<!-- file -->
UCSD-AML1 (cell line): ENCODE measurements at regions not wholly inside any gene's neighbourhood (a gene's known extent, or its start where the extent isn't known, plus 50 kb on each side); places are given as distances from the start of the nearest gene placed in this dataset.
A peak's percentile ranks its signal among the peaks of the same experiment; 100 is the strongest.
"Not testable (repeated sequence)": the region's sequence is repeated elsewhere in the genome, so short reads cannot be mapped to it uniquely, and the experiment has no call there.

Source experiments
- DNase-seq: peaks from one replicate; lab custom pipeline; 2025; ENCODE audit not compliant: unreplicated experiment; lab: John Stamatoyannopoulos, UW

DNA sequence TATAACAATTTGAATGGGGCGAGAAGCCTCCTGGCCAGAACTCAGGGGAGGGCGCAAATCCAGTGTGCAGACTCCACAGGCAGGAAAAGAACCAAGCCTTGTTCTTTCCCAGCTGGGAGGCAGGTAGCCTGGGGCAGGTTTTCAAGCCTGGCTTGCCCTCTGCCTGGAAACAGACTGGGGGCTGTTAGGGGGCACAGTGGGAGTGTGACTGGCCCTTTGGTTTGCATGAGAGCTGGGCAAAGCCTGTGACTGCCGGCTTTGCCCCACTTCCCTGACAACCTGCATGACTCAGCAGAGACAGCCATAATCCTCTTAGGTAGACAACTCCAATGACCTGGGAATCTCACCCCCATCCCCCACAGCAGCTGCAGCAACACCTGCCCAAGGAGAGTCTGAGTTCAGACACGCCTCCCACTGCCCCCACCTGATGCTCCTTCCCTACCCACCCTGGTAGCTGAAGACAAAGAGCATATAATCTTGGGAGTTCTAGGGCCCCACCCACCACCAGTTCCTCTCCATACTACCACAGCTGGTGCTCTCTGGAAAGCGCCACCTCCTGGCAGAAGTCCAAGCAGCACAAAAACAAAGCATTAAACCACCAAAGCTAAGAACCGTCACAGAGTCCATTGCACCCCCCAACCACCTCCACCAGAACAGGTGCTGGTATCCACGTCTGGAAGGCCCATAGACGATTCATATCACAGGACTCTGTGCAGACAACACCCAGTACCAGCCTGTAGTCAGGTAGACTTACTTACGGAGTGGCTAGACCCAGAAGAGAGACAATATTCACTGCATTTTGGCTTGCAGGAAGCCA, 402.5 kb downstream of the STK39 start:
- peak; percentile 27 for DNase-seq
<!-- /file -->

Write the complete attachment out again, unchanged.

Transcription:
UCSD-AML1 (cell line): ENCODE measurements at regions not wholly inside any gene's neighbourhood (a gene's known extent, or its start where the extent isn't known, plus 50 kb on each side); places are given as distances from the start of the nearest gene placed in this dataset.
A peak's percentile ranks its signal among the peaks of the same experiment; 100 is the strongest.
"Not testable (repeated sequence)": the region's sequence is repeated elsewhere in the genome, so short reads cannot be mapped to it uniquely, and the experiment has no call there.

Source experiments
- DNase-seq: peaks from one replicate; lab custom pipeline; 2025; ENCODE audit not compliant: unreplicated experiment; lab: John Stamatoyannopoulos, UW

DNA sequence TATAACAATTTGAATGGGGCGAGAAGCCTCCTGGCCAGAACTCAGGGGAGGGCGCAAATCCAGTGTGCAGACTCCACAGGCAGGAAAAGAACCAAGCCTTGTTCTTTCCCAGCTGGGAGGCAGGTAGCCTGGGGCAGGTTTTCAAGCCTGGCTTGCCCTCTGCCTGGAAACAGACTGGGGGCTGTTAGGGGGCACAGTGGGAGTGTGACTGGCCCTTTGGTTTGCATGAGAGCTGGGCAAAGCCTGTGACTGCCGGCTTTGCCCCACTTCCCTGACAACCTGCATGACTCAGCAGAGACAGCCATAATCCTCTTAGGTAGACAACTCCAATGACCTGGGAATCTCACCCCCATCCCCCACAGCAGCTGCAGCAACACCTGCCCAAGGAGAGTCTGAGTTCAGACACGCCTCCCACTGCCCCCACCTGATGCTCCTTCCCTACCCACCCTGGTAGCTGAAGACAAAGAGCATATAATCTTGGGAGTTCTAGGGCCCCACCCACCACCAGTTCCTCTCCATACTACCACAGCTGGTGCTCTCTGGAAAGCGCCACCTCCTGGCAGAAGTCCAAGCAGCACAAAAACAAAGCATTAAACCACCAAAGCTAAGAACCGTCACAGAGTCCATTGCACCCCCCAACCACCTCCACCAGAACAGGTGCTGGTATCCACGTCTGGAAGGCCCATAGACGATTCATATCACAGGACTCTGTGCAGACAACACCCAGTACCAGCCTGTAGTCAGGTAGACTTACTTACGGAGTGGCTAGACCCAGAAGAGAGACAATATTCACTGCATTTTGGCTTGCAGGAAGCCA, 402.5 kb downstream of the STK39 start:
- peak; percentile 27 for DNase-seq